Accio! Lumos! and Ascensio! Our imaginary wands raised and lit, we ascended into the bluster of Cyclone Oma, teetered slightly and then winged our way down to Melbourne for the gala opening of Harry Potter and the Cursed Child. This was to be a very special weekend. Our wonderful daughter, she of the techno-savvy fame had offered us her two opening night tickets – ahead of all her friends. We felt particularly honoured and made a special effort to appear as ‘smart’ as possible, as per directions on the invitation.
Our experience of Harry Potter began when my mother gave Harry Potter and the Philosopher’s Stone to our daughter for her 11th birthday. As each new book in the series was published each year, she and her friend Catherine would line up at Angus and Robertson bookstore in the city to buy the next one and race each other to see who could finish it first. We followed suit, devouring each book as the girls finished them. In 2001, the first movie was released and we were all hooked on Harry, Ron and Hermoine, along with the characters at Hogwarts, played by some of England’s premier actors.
The red carpet opened at 12 midday. We were ready for a marathon. HP and the Cursed Child runs for 5 hours; two shows each with an intermission and a two hour (or one day) break between Part 1 and 2. Suitably attired we arrived at the Princess Theatre, which was alive with reporters, cameramen and security guards.
The celebrities began to arrive – but we decided to indulge in the décor of the dress circle foyer. The whole theatre has been refurbished to highlight its Victorian splendour and its themed ambience. Beautiful stained glass windows featuring Mozart overlooked the counter selling HP merchandise. Inside the lamps were gryphon shaped.
The curtain opened on stage lighting up a jumble of large suitcases.
The show began at 1.30pm and our programs warned of spoiler alerts and to ‘keep the secrets’, so just a brief synopsis follows. Albus Potter, Harry’s second son and Scorpius Malfoy, Draco’s son meet on the Hogwarts express in their first year of school. The young teenagers become great friends much to the horror of Harry. They embark on an adventure spurred on by the fabulous witch, Delphi Diggory, to undo wrongs committed over 20 years ago. Harry, who is now Minister of Magical Law Enforcement suddenly finds his famous scar hurting again after 22 years. We’re transported back in time. This is a story of adolescent independence and friendships and the love of parents, which can sometimes have unintended consequences. Overarching all is the spellbinding magic which occurs on stage.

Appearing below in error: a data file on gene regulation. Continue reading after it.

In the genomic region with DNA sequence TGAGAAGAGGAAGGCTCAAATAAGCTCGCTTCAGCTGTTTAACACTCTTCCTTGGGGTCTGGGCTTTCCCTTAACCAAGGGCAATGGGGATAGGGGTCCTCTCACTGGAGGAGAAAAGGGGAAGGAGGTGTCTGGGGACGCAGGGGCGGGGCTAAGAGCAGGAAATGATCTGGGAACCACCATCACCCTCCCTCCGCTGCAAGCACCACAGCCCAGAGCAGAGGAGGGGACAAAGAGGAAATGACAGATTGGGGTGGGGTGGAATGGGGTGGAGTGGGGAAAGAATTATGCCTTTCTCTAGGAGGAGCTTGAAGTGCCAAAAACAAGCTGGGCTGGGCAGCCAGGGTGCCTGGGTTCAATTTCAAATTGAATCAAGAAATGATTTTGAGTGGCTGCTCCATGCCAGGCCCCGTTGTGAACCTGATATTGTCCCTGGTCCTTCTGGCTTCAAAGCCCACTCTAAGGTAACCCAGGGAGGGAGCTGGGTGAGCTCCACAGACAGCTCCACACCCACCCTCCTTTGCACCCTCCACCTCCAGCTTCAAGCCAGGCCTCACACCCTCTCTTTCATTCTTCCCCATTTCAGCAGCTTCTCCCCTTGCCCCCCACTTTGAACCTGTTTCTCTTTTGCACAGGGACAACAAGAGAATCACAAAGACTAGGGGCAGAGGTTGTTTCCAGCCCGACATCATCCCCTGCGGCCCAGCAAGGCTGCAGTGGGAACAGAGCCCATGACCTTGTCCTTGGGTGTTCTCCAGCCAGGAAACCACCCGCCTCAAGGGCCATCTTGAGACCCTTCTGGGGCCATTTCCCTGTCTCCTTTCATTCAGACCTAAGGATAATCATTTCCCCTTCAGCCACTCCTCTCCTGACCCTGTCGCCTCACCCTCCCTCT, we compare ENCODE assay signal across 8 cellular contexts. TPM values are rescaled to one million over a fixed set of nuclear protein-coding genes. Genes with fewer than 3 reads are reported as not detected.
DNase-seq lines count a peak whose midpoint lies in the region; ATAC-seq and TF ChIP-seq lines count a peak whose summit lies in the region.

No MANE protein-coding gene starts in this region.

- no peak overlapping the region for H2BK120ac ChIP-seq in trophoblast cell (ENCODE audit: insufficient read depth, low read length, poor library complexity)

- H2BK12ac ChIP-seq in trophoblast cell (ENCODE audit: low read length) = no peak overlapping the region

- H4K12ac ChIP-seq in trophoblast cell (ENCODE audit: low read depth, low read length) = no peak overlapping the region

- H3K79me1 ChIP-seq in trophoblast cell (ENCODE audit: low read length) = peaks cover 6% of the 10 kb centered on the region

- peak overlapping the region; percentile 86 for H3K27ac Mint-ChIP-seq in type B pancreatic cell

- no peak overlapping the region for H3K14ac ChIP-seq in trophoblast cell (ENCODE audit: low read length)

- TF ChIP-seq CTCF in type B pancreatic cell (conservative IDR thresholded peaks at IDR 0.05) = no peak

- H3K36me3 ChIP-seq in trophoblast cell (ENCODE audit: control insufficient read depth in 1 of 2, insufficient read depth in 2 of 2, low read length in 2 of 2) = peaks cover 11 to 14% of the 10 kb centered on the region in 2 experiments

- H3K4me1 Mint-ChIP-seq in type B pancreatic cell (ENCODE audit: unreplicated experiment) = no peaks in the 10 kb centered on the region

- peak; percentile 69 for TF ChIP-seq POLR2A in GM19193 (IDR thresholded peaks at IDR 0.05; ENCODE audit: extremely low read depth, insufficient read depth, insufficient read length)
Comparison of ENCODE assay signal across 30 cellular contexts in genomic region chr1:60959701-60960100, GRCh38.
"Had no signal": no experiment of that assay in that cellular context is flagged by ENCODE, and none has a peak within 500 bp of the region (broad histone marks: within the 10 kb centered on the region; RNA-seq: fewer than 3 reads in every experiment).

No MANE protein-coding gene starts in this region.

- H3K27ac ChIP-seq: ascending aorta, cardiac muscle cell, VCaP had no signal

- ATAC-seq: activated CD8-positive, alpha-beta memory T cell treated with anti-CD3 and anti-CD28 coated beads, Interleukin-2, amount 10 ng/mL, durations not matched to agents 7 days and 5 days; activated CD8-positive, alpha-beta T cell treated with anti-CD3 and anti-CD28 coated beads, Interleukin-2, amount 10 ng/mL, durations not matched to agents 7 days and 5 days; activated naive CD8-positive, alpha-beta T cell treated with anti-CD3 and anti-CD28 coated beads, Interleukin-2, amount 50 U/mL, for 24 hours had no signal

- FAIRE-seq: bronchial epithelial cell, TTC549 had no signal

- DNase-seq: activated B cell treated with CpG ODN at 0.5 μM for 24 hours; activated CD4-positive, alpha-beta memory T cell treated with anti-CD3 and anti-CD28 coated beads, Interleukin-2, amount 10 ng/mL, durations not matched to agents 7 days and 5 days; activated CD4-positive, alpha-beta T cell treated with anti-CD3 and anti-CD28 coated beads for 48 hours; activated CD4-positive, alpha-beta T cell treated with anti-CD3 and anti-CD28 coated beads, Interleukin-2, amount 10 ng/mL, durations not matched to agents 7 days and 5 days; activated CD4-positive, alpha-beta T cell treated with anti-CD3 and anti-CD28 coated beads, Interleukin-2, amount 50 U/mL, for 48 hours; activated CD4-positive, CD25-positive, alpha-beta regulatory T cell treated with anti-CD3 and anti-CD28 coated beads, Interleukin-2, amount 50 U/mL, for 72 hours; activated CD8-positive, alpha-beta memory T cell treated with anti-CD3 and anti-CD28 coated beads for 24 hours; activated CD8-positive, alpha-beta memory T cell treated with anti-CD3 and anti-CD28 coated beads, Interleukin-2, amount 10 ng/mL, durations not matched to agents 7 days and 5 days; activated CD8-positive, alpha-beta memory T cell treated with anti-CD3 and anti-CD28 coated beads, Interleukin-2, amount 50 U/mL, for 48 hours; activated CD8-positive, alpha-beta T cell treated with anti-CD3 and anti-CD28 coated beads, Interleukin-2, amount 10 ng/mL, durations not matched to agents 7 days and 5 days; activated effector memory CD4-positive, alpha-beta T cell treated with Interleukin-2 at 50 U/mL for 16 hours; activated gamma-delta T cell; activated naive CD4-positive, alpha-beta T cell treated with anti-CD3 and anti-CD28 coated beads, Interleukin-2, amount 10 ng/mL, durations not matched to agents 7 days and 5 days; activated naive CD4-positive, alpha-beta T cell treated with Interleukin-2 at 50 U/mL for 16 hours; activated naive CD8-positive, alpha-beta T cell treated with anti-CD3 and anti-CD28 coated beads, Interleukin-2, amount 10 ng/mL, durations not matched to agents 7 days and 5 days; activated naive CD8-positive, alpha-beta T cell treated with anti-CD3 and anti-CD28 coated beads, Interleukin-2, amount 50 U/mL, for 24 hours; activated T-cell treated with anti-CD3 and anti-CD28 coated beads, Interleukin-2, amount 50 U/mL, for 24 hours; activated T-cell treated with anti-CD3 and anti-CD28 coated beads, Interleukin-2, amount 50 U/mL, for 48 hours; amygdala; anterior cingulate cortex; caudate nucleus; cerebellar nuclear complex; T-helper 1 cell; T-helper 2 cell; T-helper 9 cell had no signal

We couldn’t believe Part One had finished when the lights came up, leaving us pondering the return of Voldermort. Our tickets included a pass on the Hogwarts Express – read tour bus – to the famous Royal Exhibition Building, built in 1880 to host the Melbourne International Exhibition. We were the last to embark on our bus and climbed right down the back where we happened to be seated next to two famous Australian actors and their families. Known for their ribald humour, these two began riffing off one another about whether vasectomies were reversible or if a veterinary surgeon might have the best skills. Trying not to overhear was impossible and soon the whole of the back of the bus was involved in the hilarity. As we disembarked chuckling away, a young woman dressed to kill in 6 inch sparkly blue heels, literally plunged head first off the bus in front of us. Her heel got caught in the rubber tread. Fortunately unhurt and supremely embarrassed, she and we trouped into the Exhibition building to a sumptuous feast of finger food and rosé spritzes.
Part Two of Harry Potter and the Cursed Child began in a dark place. Dementers were around, swirling above the stage. We were fascinated – desperately wanting to question our stage manager expert on how the magic was unfolding – but we again became caught up in the story, such a strong and compelling narrative, hoping that good would overcome evil in the end. The excitement and wonder at the end of the show was palpable. What an experience!
Our evening ended back at the Royal Exhibition Building, this time transformed into a huge after-party with DJ, lighting reminiscent of the show we’d just seen, with the professional wait staff offering us all sorts of wonderful delicacies and endless drink top ups. We met parents of another ‘behind the scenes’ crew member – our daughters are friends and we happen to live within 50 km of each other. So proudly we compared notes of the journeys of these two – the early struggles to find their feet and the incredible belief in themselves and their wonderful work ethic. Our tech savvy one, from an 11 year old transported in her imagination into the world of magic and child heroes, dark forces and the power of love, has now graduated to making that wonder and magic happen on stage for a whole new generation of children. And we as parents couldn’t be prouder of Harry Potter and the Loved Child.